Renowned author Emma Dabiri and teenage campaigner Ruby Williams appear in Channel 4 documentary Hair Power: Me And My Afro. Here, they tell Grazia about their own hair journeys.
Few women have explored the potency of Afro hair to a greater extent than Emma Dabiri. A social historian (she’s a fellow in the Africa department at SOAS University of London and a visual sociology PhD researcher at Goldsmiths), Emma’s debut book Don’t Touch My Hair was published in 2019 to worldwide acclaim. This month, she leads the conversation in the documentary Hair Power: Me And My Afro as contributors – including teen campaigner Ruby Williams – talk frankly about how their identities have been shaped by their hair.
Emma grew up in 1980s Dublin, the daughter of a Black Irish-Nigerian father and a white Trinidadian-born mother, in a predominantly white community. ‘My hair was always presented to me as a problem that needed to be solved and managed,’ says
Emma. ‘I internalised the idea that my hair was deviant, as well as the expectation from society that I had to do whatever was necessary to make it look ‘normal’. Normal meant straight or a form of curly that subscribed to the norms associated with European hair, certainly not the coiled Afro textured hair that I had.’
The Reality Today
Those same expectations weigh heavy on many today. Take Ruby, for example. In 2016 and 2017, Ruby, then aged 15, was repeatedly sent home from The Urswick School in Hackney because her Afro was deemed in breach of the school’s hair policy. ‘I was told they wouldn’t care if my hair was bright blue as long as I made it “smaller”,’ claims Ruby. ‘One teacher suggested I shove my hair into my mum’s old tights. Another asked if I’d heard of chemical relaxer.’ (The school’s governing body said, ‘We do not accept that the school has discriminated, even unintentionally, against any individual or group.’ The hair policy has since been removed from the school’s website.)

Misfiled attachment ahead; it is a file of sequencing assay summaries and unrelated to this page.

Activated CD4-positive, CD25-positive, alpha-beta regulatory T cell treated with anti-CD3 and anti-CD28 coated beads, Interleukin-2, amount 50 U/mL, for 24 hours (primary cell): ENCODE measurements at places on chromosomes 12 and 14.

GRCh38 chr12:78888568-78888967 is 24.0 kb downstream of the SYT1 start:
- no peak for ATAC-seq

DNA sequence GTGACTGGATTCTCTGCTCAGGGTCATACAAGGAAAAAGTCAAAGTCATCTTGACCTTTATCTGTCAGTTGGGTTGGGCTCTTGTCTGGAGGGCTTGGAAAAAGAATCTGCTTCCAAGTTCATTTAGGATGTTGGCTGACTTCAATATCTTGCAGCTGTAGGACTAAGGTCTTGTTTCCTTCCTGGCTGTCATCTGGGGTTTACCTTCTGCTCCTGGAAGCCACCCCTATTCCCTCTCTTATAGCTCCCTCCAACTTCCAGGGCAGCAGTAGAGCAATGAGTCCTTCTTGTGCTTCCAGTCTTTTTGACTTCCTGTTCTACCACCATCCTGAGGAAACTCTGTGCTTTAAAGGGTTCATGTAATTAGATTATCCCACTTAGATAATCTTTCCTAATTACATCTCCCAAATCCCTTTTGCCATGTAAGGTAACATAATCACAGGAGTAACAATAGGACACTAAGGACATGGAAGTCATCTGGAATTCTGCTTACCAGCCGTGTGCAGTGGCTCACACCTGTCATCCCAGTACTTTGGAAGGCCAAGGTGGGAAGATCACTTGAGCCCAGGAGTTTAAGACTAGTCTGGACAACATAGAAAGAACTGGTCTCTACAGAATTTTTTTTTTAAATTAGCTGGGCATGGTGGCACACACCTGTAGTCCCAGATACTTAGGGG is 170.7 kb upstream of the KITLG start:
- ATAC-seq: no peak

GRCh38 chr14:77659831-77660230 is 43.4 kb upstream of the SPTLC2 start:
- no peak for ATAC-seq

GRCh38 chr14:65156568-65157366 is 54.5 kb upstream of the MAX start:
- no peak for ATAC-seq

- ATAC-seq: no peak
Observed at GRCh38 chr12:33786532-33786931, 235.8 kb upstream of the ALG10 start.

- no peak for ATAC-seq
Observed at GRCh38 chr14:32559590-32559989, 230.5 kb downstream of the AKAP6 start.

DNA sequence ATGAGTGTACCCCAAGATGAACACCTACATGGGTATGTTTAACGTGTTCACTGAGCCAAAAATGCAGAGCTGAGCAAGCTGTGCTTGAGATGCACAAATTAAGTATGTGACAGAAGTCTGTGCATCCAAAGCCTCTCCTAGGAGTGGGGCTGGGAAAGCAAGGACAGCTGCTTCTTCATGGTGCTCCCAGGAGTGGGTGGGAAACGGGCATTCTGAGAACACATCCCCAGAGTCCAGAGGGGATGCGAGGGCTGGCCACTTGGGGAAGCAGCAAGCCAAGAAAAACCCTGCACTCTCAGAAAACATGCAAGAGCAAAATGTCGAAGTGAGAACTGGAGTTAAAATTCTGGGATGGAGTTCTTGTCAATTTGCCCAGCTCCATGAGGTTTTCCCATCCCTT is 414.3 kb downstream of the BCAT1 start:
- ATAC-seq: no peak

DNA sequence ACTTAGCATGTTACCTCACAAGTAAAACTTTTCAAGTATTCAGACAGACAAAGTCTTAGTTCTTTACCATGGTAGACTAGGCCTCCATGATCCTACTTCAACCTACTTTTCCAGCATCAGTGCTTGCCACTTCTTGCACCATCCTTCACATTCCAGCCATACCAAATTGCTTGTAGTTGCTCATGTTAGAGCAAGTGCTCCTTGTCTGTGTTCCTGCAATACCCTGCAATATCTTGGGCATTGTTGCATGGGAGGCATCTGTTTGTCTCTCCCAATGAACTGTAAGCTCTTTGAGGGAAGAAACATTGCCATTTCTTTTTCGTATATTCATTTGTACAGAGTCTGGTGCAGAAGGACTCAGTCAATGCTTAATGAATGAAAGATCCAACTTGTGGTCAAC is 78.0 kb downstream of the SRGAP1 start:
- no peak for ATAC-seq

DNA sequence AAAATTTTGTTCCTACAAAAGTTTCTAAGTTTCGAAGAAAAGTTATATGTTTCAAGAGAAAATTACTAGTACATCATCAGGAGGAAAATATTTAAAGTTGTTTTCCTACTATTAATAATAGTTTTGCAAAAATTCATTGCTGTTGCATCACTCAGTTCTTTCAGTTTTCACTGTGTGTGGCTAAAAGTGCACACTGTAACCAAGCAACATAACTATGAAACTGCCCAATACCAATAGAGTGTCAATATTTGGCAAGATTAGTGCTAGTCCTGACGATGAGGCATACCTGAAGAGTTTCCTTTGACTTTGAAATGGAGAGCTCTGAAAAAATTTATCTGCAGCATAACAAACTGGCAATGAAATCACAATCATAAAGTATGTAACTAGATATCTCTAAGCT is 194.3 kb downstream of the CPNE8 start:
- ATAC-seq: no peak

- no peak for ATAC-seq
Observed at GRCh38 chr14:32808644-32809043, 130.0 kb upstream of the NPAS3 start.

Emma is no stranger to narratives like Ruby’s. ‘It’s horrific that things like this are still happening. There’s strength in Ruby’s story. Her family challenged the school and shared her experience publicly. It’s vital to have examples like this made visible.’
Emma’s own school years were not without a sense of exclusion. ‘A story from one of the show contributors, Mark, really resonated with me. He has Nigerian parents and went to school in a very white area. Curtains were the “in” hairstyle for boys at the time. It’s a style that was impossible for him because our hair grows very differently. That struck a chord with me. When I was at school, I wanted a silky ponytail like all of my friends. I remember feeling very excluded. It seems like such a little thing but moments like that are formative.’
Pushing For Change
Emma and Ruby are both involved in working to make hair discrimination illegal under the UK Equalities Act. ‘There has been a lot of change in recent years in terms of representation,’ notes Emma. ‘Natural hair is more visible in film and on TV and, more noticeably in the US, you’re starting to see Black politicians wearing braids and natural styles publicly. Change is happening but we need legal protection for natural hair in the UK Equalities Act. It needs to be illegal not to hire somebody, to fire somebody, or to exclude a student from school because of their hair. That’s the work that still needs to be done.’
Hair Power: Me And My Afro made in partnership with Dove airs on Channel 4 tonight (on Tuesday 27th October) at 10.15pm and you'll be able to stream it on All 4 after it's initial transmission. Watch the trailer below:
Hair Power: Me And My Afro Trailer
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